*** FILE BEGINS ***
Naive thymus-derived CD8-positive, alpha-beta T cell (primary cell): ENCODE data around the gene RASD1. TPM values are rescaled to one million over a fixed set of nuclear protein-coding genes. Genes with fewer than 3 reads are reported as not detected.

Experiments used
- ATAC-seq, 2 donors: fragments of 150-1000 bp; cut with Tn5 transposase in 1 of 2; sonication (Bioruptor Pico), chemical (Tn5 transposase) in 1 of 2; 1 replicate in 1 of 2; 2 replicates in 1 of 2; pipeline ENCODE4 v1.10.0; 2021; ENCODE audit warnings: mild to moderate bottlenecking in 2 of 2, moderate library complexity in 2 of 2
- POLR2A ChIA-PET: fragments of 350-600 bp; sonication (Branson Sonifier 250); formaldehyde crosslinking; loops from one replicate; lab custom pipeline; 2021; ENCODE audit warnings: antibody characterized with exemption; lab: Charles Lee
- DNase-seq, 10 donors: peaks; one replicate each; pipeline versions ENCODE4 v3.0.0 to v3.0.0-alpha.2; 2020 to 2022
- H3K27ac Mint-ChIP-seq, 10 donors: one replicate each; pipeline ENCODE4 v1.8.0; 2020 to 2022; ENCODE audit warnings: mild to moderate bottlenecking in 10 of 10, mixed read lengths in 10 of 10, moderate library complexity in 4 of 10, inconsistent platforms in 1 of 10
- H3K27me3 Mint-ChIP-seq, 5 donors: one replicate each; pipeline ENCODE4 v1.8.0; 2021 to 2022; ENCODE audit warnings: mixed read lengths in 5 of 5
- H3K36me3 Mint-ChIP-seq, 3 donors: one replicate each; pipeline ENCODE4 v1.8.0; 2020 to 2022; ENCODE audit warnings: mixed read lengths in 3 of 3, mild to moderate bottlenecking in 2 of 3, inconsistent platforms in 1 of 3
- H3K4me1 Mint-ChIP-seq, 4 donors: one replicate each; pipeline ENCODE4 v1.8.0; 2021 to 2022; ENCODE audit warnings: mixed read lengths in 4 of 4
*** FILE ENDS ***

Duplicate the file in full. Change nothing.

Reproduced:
Naive thymus-derived CD8-positive, alpha-beta T cell (primary cell): ENCODE data around the gene RASD1. TPM values are rescaled to one million over a fixed set of nuclear protein-coding genes. Genes with fewer than 3 reads are reported as not detected.

Experiments used
- ATAC-seq, 2 donors: fragments of 150-1000 bp; cut with Tn5 transposase in 1 of 2; sonication (Bioruptor Pico), chemical (Tn5 transposase) in 1 of 2; 1 replicate in 1 of 2; 2 replicates in 1 of 2; pipeline ENCODE4 v1.10.0; 2021; ENCODE audit warnings: mild to moderate bottlenecking in 2 of 2, moderate library complexity in 2 of 2
- POLR2A ChIA-PET: fragments of 350-600 bp; sonication (Branson Sonifier 250); formaldehyde crosslinking; loops from one replicate; lab custom pipeline; 2021; ENCODE audit warnings: antibody characterized with exemption; lab: Charles Lee
- DNase-seq, 10 donors: peaks; one replicate each; pipeline versions ENCODE4 v3.0.0 to v3.0.0-alpha.2; 2020 to 2022
- H3K27ac Mint-ChIP-seq, 10 donors: one replicate each; pipeline ENCODE4 v1.8.0; 2020 to 2022; ENCODE audit warnings: mild to moderate bottlenecking in 10 of 10, mixed read lengths in 10 of 10, moderate library complexity in 4 of 10, inconsistent platforms in 1 of 10
- H3K27me3 Mint-ChIP-seq, 5 donors: one replicate each; pipeline ENCODE4 v1.8.0; 2021 to 2022; ENCODE audit warnings: mixed read lengths in 5 of 5
- H3K36me3 Mint-ChIP-seq, 3 donors: one replicate each; pipeline ENCODE4 v1.8.0; 2020 to 2022; ENCODE audit warnings: mixed read lengths in 3 of 3, mild to moderate bottlenecking in 2 of 3, inconsistent platforms in 1 of 3
- H3K4me1 Mint-ChIP-seq, 4 donors: one replicate each; pipeline ENCODE4 v1.8.0; 2021 to 2022; ENCODE audit warnings: mixed read lengths in 4 of 4